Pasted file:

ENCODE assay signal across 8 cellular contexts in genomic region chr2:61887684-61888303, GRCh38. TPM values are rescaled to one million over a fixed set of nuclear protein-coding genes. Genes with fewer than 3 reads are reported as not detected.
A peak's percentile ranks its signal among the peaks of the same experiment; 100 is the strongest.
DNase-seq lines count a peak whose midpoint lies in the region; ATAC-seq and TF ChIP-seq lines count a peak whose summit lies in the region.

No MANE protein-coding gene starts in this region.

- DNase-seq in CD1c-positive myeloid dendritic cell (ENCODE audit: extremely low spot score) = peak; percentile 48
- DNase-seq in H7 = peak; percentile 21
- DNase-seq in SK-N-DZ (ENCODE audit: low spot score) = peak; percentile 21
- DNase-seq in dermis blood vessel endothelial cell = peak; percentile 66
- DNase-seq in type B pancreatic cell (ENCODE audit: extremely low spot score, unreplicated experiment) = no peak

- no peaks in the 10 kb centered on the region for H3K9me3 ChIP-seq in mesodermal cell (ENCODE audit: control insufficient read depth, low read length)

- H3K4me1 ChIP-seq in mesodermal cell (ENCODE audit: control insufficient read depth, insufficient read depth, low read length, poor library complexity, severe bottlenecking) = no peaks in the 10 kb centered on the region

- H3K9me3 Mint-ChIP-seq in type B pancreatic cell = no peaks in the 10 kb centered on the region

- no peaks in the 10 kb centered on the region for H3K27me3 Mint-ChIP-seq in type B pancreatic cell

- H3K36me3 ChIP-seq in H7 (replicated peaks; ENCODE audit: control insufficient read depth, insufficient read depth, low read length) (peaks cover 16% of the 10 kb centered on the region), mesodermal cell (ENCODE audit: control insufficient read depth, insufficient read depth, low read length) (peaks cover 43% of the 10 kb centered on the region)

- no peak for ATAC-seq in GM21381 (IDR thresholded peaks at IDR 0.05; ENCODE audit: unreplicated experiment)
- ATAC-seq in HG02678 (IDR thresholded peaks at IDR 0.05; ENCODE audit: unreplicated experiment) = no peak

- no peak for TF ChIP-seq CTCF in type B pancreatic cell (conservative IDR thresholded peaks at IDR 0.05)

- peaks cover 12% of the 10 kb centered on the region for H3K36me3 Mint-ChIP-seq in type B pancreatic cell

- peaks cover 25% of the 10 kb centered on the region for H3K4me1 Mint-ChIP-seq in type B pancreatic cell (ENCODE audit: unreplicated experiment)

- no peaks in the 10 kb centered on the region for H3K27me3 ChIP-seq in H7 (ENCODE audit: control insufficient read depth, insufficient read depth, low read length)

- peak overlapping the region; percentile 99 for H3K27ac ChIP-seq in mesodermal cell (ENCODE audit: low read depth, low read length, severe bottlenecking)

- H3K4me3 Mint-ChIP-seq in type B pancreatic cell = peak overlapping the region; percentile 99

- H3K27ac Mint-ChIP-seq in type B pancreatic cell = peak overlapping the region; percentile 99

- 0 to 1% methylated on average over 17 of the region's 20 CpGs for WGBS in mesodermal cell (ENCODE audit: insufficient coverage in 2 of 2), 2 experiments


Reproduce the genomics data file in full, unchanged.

ENCODE assay signal across 8 cellular contexts in genomic region chr2:61887684-61888303, GRCh38. TPM values are rescaled to one million over a fixed set of nuclear protein-coding genes. Genes with fewer than 3 reads are reported as not detected.
A peak's percentile ranks its signal among the peaks of the same experiment; 100 is the strongest.
DNase-seq lines count a peak whose midpoint lies in the region; ATAC-seq and TF ChIP-seq lines count a peak whose summit lies in the region.

No MANE protein-coding gene starts in this region.

- DNase-seq in CD1c-positive myeloid dendritic cell (ENCODE audit: extremely low spot score) = peak; percentile 48
- DNase-seq in H7 = peak; percentile 21
- DNase-seq in SK-N-DZ (ENCODE audit: low spot score) = peak; percentile 21
- DNase-seq in dermis blood vessel endothelial cell = peak; percentile 66
- DNase-seq in type B pancreatic cell (ENCODE audit: extremely low spot score, unreplicated experiment) = no peak

- no peaks in the 10 kb centered on the region for H3K9me3 ChIP-seq in mesodermal cell (ENCODE audit: control insufficient read depth, low read length)

- H3K4me1 ChIP-seq in mesodermal cell (ENCODE audit: control insufficient read depth, insufficient read depth, low read length, poor library complexity, severe bottlenecking) = no peaks in the 10 kb centered on the region

- H3K9me3 Mint-ChIP-seq in type B pancreatic cell = no peaks in the 10 kb centered on the region

- no peaks in the 10 kb centered on the region for H3K27me3 Mint-ChIP-seq in type B pancreatic cell

- H3K36me3 ChIP-seq in H7 (replicated peaks; ENCODE audit: control insufficient read depth, insufficient read depth, low read length) (peaks cover 16% of the 10 kb centered on the region), mesodermal cell (ENCODE audit: control insufficient read depth, insufficient read depth, low read length) (peaks cover 43% of the 10 kb centered on the region)

- no peak for ATAC-seq in GM21381 (IDR thresholded peaks at IDR 0.05; ENCODE audit: unreplicated experiment)
- ATAC-seq in HG02678 (IDR thresholded peaks at IDR 0.05; ENCODE audit: unreplicated experiment) = no peak

- no peak for TF ChIP-seq CTCF in type B pancreatic cell (conservative IDR thresholded peaks at IDR 0.05)

- peaks cover 12% of the 10 kb centered on the region for H3K36me3 Mint-ChIP-seq in type B pancreatic cell

- peaks cover 25% of the 10 kb centered on the region for H3K4me1 Mint-ChIP-seq in type B pancreatic cell (ENCODE audit: unreplicated experiment)

- no peaks in the 10 kb centered on the region for H3K27me3 ChIP-seq in H7 (ENCODE audit: control insufficient read depth, insufficient read depth, low read length)

- peak overlapping the region; percentile 99 for H3K27ac ChIP-seq in mesodermal cell (ENCODE audit: low read depth, low read length, severe bottlenecking)

- H3K4me3 Mint-ChIP-seq in type B pancreatic cell = peak overlapping the region; percentile 99

- H3K27ac Mint-ChIP-seq in type B pancreatic cell = peak overlapping the region; percentile 99

- 0 to 1% methylated on average over 17 of the region's 20 CpGs for WGBS in mesodermal cell (ENCODE audit: insufficient coverage in 2 of 2), 2 experiments